How to Develop an Effective Sales Report Card

How to Develop an Effective Sales Report Card?

How to Develop an Effective Sales Report Card. Are you concerned that you are not monitoring the performance of your company’s salespeople properly or effectively? Would you like to have a “report card” that can help you gauge the effectiveness of each salesperson’s performance? What should this report card look like?

Report card frequency and time frame(s)

The first questions to answer when designing a sales report card are:

  • How frequently do you want to produce a report card?
  • What time frame(s) do you want the report card to cover?

Here are some additional questions that will help you zero in on useful answers to the first two questions:

  • What data do you have on hand that can help you measure sales performance?
  • How often is this data updated?
  • How difficult is it to extract the data from your company’s systems?
  • How much advance notice do you want of potential sales performance problems?

As you might imagine, the more frequently you examine sales performance, the sooner you will learn about potential performance problems. More frequent inspection will also give you more lead time to take action to correct sales performance problems before thy become critical (i.e., job threatening). The trade-off is the cost of time and resources that must be invested to compile “report card” data. If you have results, measure results. The simplest and most accessible measures of sales performance are the results produced by each salesperson. You can measure sales results by answering the following questions:

  • How much revenue did the salesperson generate?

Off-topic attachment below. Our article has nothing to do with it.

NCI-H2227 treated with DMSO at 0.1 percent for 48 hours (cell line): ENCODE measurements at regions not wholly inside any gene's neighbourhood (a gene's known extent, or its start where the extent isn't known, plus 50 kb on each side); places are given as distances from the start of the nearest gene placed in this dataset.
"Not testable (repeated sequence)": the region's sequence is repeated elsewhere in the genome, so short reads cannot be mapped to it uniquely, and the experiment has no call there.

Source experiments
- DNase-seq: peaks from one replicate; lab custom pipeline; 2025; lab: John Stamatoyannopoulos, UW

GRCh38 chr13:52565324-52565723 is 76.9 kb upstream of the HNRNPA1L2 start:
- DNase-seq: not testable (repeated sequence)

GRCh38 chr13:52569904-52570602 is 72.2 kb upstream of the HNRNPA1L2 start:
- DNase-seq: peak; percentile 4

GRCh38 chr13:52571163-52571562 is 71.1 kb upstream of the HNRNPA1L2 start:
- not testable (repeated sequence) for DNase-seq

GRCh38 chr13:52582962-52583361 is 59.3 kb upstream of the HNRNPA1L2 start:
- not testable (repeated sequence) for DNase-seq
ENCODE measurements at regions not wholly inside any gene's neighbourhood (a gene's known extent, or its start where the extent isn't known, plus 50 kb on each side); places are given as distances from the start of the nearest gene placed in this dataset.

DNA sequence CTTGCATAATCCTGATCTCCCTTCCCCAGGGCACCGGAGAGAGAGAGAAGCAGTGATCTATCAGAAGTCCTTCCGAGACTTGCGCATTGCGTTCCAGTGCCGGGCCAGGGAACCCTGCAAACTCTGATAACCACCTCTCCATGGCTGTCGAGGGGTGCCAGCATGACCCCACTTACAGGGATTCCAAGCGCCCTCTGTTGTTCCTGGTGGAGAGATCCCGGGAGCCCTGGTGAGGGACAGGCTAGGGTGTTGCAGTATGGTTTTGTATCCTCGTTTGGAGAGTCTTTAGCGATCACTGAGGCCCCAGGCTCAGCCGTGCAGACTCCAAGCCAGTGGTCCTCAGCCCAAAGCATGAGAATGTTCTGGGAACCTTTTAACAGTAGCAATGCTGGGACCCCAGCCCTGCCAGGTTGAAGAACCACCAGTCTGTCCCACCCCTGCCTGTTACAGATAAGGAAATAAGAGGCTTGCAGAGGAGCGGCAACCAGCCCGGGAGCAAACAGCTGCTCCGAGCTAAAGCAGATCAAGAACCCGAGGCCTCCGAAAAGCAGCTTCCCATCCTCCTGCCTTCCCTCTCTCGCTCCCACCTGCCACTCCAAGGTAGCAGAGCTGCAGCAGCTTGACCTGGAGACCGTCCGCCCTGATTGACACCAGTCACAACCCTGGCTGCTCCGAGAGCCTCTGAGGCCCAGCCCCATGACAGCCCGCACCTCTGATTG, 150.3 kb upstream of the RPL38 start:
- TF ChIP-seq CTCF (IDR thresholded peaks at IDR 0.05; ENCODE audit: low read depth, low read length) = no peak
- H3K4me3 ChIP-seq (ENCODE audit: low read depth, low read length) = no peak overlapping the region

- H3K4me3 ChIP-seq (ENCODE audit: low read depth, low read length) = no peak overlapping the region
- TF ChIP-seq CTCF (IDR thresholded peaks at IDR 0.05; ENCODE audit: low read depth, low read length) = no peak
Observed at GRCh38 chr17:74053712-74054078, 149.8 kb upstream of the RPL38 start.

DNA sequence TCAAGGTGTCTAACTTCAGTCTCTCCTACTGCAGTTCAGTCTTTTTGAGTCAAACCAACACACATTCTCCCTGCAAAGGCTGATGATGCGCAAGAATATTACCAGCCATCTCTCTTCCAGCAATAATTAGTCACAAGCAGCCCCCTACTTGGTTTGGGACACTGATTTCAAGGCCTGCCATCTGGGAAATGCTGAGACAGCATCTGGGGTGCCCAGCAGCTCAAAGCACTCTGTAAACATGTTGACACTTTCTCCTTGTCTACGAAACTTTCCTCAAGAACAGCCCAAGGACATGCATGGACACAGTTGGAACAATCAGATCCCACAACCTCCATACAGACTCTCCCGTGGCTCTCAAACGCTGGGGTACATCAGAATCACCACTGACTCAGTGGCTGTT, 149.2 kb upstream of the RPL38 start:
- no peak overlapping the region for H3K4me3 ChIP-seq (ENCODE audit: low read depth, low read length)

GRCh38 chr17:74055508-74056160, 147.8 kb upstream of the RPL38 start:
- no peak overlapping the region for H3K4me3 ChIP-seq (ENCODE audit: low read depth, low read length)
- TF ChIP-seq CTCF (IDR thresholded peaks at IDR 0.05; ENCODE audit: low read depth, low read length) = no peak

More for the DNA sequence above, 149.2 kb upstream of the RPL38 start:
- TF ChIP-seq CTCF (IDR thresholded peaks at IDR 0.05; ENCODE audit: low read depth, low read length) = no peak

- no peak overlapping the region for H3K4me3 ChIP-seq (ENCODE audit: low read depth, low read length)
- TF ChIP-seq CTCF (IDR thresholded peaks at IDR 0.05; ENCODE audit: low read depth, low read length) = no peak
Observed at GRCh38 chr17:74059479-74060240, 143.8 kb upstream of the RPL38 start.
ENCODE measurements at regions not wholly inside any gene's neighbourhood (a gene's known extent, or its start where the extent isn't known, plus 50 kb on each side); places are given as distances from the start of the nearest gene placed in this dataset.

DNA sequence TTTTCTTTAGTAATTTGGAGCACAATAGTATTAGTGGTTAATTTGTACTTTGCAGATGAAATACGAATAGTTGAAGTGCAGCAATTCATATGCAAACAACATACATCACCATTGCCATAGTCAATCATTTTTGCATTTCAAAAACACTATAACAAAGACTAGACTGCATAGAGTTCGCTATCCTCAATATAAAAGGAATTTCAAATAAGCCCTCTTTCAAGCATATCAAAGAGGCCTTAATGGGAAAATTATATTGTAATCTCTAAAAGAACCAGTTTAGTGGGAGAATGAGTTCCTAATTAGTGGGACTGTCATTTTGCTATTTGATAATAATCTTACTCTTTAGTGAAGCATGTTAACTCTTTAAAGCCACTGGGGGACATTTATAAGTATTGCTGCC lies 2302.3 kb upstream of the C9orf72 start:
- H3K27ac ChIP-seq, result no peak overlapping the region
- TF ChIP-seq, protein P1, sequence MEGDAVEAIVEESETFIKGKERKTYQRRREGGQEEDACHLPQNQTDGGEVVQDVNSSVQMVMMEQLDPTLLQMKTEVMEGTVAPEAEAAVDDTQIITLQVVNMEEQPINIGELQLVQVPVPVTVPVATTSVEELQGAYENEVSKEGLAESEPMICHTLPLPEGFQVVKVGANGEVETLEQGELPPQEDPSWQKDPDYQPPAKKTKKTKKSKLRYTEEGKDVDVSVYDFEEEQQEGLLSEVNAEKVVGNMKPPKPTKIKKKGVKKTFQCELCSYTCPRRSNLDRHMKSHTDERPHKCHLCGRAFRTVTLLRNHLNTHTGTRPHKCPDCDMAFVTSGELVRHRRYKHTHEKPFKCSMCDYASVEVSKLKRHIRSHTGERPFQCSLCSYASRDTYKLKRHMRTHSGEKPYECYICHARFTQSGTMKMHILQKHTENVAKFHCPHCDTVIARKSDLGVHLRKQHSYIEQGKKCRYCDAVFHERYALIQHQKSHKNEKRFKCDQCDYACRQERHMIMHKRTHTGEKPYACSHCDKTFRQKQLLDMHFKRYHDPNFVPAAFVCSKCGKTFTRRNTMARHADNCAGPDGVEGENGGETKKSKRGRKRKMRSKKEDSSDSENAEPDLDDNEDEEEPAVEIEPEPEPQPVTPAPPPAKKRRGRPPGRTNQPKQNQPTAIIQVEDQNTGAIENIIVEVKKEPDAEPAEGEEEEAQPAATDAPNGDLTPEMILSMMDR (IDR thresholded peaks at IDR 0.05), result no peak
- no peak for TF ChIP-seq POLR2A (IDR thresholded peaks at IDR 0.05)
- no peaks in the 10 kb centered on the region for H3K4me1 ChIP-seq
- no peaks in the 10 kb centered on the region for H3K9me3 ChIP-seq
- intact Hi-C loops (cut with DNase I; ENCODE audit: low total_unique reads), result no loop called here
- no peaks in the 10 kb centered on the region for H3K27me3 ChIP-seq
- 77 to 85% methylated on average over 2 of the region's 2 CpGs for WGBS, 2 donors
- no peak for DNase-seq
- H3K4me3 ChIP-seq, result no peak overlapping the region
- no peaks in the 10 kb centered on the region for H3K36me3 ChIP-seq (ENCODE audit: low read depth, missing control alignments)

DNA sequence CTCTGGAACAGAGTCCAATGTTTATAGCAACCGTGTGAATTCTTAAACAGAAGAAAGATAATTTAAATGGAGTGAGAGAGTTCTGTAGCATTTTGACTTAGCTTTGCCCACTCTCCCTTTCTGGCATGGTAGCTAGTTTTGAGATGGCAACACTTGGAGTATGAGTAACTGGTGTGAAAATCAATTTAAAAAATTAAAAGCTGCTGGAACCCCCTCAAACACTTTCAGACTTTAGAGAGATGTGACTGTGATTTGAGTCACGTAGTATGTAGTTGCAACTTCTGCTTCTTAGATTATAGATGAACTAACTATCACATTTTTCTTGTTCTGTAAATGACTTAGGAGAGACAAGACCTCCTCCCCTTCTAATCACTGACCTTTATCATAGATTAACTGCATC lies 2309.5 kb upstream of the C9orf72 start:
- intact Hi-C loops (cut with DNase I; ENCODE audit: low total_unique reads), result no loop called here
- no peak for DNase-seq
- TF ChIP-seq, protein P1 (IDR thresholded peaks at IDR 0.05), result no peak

• How did this revenue compare to the salesperson’s budget?
  • How much gross profit did the salesperson generate?
  • How did this gross profit compare to the salesperson’s budget?

This part of the report card might contain the following data elements:

  • Actual Revenue $
  • Budget Revenue $
  • Revenue Delta $ (Actual Revenue $ – Budget Revenue $)
  • Revenue Delta % [(Actual Revenue $ – Budget Revenue $)/Budget Revenue $]
  • Actual Gross Profit $
  • Budget Gross Profit $
  • Gross Profit Delta $ (Actual Gross Profit $ – Budget Gross Profit $)
  • Gross Profit Delta % [(Actual Gross Profit $ – Budget Gross Profit $)/Budget Gross Profit $]

Do you agree that the above data elements will give you a good “at a glance” feel for a salesperson’s performance? If you don’t have results (or ENOUGH results), measure ACTIVITY Unfortunately, for many salespeople results do not tell the whole story. What do you do if you don’t like the results a salesperson is producing? What do you do when a salesperson shows some flashes of ability, but his or her performance is not consistent? How do you determine what the problem(s) might be? For that matter, how do you determine whether a brand new salesperson is performing enough of the right activities to meet his or her 30, 60, and 90 day performance goals?

If you don’t have results to measure, or if you are trying to trouble-shoot why a salesperson is not producing enough results, you need to inspect the salesperson’s activities.

Source by Alan Rigg